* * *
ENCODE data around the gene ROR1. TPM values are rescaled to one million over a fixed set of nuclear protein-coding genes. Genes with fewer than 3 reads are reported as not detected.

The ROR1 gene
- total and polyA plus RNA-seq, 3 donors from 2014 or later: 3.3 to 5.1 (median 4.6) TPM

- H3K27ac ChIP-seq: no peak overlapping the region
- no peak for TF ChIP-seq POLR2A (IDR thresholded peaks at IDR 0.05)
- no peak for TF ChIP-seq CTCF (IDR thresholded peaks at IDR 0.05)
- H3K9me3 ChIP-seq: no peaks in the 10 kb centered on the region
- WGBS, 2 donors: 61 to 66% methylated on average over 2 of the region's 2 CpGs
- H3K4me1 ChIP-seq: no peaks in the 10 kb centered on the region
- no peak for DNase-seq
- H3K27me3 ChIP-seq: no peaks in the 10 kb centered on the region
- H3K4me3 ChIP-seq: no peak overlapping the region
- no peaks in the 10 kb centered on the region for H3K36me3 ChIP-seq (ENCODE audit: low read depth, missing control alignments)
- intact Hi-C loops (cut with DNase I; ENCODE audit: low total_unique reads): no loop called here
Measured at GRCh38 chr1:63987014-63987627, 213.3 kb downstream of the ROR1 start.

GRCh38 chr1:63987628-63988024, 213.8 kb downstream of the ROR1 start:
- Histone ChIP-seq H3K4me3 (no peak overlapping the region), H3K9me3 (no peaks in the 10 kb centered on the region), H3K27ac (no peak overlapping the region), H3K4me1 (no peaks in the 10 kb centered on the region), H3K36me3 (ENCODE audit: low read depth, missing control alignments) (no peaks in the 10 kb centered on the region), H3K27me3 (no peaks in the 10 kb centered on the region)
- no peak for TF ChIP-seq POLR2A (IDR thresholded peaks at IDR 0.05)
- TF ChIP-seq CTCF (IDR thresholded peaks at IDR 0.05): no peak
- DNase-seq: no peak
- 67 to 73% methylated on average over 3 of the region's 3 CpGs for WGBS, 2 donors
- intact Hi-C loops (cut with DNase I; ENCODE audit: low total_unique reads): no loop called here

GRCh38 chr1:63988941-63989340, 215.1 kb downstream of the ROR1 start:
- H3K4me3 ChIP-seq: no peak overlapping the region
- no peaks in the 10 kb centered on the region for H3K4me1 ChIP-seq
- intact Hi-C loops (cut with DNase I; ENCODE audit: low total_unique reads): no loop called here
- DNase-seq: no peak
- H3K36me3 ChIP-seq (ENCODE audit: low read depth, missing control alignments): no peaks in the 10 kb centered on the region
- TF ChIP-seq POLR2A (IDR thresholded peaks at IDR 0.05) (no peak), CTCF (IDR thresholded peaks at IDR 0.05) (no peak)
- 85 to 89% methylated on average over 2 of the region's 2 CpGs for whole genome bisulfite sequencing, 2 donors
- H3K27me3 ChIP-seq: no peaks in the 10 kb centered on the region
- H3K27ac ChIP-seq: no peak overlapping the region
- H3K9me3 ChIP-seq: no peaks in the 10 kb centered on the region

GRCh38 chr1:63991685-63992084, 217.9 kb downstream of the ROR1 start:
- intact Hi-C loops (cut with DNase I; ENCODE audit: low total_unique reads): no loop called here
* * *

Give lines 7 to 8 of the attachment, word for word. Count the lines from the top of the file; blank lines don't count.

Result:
- H3K9me3 ChIP-seq: no peaks in the 10 kb centered on the region
- WGBS, 2 donors: 61 to 66% methylated on average over 2 of the region's 2 CpGs